Incredible 23 Percent
 Of Home Electric Use
 Could Be Wasted

So you’re a thoughtful energy consumer—you turn the lights off when you leave a room, you turn your thermostat down so it doesn’t run when you’re not home and you have even purchased a few light emitting diodes (LEDs) to replace your ancient incandescent bulbs. Feeling pretty good about yourself? Well think again.

A shocking study released last week by the Natural Resources Defense Council shows that on average we may be wasting as much as 23 percent of the electricity we buy every year. The waste, NRDC said, can be traced to the ubiquitous electronic devices that dot every room in every house/apartment in the United States. These devices—an average house has 65 of them NRDC said—consume electricity around the clock—even if they are actually only being used for an hour or two a day.

Adding it all up, NRDC said, these inactive devices waste about 1,300 kilowatt-hours of electricity per house per year—about the output of 50 500 megawatt power plants nationwide. While wasted, the electricity still has to be paid for—and this costs consumers roughly $19 billion annually, or $165 per household. That’s a lot for nothing.

NRDC’s analysis (Home Idle Load, which can be found here) focused on northern California and the environmental group was careful to say that the results aren’t “statistically representative of the national condition,” but the reality is consumers nationwide buy the same or similar products—game controllers, PC monitors, printers, routers, and so on. In other words, the results almost certainly are reflective of national trends. In fact, NRDC added, the totals outside of California actually could be worse due to “additional climate-related idle load and to the lack of appliance efficiency standards such as those in place in California for products with rechargeable batteries.”

And the problem is likely to get even worse in the years ahead without action since an increasing number of products are morphing from mechanical to digital, with electronic displays and/or internet connectivity now being built into products such as washers, dryers and refrigerators, to name just a few. One of my first posts (click here) looked into this issue in depth, but it seems there is no end to the creativity of manufacturers. As NRDC noted, “conveniences like heated towel racks, toilet seats and bathroom floors are growing in popularity and many continue to draw significant amounts of power when no one is using them.”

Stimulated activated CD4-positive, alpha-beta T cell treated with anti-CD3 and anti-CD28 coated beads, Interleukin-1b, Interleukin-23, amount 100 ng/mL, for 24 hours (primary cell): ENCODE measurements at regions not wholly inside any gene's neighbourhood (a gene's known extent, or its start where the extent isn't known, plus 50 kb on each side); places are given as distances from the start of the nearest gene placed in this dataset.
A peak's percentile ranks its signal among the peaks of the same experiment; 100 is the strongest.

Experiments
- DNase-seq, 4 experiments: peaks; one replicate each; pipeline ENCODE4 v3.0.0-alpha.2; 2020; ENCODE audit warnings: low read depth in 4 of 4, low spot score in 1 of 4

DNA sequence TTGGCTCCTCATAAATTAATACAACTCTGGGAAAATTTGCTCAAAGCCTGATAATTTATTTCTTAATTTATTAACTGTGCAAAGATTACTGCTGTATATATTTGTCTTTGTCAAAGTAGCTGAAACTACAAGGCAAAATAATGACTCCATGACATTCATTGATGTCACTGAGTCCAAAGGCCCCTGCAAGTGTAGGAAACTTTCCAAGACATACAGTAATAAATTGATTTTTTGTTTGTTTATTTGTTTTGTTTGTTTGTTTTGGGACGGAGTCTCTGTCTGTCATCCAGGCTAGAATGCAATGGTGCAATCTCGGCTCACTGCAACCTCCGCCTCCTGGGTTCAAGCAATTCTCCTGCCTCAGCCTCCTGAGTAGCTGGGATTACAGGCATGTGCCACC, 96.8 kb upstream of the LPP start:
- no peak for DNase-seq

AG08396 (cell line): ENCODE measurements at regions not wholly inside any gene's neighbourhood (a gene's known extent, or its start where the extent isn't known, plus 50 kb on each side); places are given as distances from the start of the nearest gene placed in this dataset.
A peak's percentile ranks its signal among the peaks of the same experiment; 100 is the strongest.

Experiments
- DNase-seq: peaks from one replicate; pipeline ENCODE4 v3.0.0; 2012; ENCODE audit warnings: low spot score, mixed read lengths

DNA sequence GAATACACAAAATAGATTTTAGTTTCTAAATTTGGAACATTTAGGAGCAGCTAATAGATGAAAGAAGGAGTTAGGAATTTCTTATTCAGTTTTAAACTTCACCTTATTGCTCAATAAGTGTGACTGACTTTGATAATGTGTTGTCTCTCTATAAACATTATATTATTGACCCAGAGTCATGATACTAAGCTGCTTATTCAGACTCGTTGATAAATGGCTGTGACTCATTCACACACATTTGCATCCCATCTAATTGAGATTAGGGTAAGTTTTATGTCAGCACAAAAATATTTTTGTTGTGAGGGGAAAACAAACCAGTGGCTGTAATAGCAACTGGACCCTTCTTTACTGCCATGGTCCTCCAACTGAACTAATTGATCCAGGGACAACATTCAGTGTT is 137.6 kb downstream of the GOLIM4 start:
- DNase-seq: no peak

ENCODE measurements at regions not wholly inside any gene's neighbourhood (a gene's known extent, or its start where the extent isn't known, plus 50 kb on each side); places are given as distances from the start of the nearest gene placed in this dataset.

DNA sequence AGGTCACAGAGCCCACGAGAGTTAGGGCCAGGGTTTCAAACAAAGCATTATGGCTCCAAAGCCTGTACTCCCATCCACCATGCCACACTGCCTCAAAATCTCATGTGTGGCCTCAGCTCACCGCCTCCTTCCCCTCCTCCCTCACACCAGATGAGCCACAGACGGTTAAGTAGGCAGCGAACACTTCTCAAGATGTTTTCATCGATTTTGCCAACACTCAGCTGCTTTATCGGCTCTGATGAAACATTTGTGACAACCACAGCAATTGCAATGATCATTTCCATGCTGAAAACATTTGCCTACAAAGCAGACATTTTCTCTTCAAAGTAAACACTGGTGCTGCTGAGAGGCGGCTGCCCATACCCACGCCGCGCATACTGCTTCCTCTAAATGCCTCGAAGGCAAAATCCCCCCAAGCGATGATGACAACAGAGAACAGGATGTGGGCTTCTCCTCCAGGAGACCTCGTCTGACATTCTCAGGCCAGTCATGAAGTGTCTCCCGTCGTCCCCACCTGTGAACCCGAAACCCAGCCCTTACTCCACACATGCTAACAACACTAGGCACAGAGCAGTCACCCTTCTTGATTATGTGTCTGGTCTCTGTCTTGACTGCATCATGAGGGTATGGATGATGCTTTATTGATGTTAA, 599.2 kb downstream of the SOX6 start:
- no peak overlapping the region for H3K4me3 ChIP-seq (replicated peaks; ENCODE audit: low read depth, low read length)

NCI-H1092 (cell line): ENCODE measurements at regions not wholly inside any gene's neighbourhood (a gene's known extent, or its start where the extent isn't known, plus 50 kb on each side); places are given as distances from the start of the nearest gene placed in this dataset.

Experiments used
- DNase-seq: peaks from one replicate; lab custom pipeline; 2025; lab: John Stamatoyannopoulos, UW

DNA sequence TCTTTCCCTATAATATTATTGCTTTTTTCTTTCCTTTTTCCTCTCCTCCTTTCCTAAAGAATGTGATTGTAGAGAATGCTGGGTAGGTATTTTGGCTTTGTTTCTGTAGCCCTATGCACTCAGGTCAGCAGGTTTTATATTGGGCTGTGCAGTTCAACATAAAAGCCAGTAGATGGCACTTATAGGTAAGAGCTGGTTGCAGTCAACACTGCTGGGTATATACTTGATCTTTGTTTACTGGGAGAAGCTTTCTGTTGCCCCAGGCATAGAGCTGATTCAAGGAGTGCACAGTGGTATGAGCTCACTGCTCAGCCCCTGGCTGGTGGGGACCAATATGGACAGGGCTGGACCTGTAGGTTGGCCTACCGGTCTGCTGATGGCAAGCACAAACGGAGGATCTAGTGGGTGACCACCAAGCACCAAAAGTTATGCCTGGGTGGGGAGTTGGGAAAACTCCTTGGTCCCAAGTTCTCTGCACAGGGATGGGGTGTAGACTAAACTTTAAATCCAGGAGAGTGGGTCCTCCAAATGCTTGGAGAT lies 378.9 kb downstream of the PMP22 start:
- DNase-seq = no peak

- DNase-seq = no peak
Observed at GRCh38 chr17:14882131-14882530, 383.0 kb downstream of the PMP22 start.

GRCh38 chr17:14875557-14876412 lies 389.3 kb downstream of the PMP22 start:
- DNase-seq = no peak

For its study, NRDC analyzed smart meter data from 70,000 homes in northern California. To gather more detailed information, the group broke out a sample of 2,750 homes in the San Francisco area and looked into how home size, age and number of occupants affected idle load. Finally, the group also did an in-depth audit of 10 homes (including four that belonged to NRDC staffers) to track the exact devices responsible for idle load.

The results of the more detailed sampling were informative, showing that there is significant variation in idle load in houses of the same size, similar age and with the same number of occupants. “This suggests,” NRDC wrote, “that purchasing more efficient products or operating the same products in a more efficient manner, could yield significant energy savings in homes with higher than average idle loads.” At the same time, the huge number of energy consuming devices in the average home (see chart below) clearly shows that there is no magic bullet approach to reducing this waste—it is going to have to be done across the board, product by product, with education playing a crucial role.


The importance of consumer information cannot be overstated: In one of the 10 in-depth home audits NRDC conducted the group found that the homeowner had been leaving a 90 watt halogen light on 24 hours a day, seven days a week for years—not realizing that it was costing him about $90 a year, for nothing. Informed of this, NRDC wrote, “the occupant…switched off the light for the periods when he was sleeping or away from home.” It’s a small step, but that is what will be required to tackle the problem. The group didn’t say whether the homeowner was one of their staffers; if he was I imagine there now is a big black notation in his personnel file saying something like, ‘not a real environmentalist, promote with caution.’

Still, there is plenty of potential for reducing this electric waste. NRDC said that 25 percent of the 2,750 homes it studied in more depth already use less than 80 watts of idle load per thousand square feet of house size. At the other end of the spectrum, 25 percent of the homes consumed more than 160 watts of idle load/thousand square feet, while the remaining 50 percent consumed more than 115 watts.

If everyone met the 80 watts per thousand square foot level, NRDC said, the savings would be substantial—electricity consumption would be cut by approximately 64 billion kwh per year and homeowners would save an estimated $8 billion annually nationwide. That sounds like it’s worth making sure your cable boxes are on power strips that you can turn off when going to bed. If you don’t then instead of counting sheep to get to sleep you can count dollars as your electric meter clicks away.

–Dennis Wamsted

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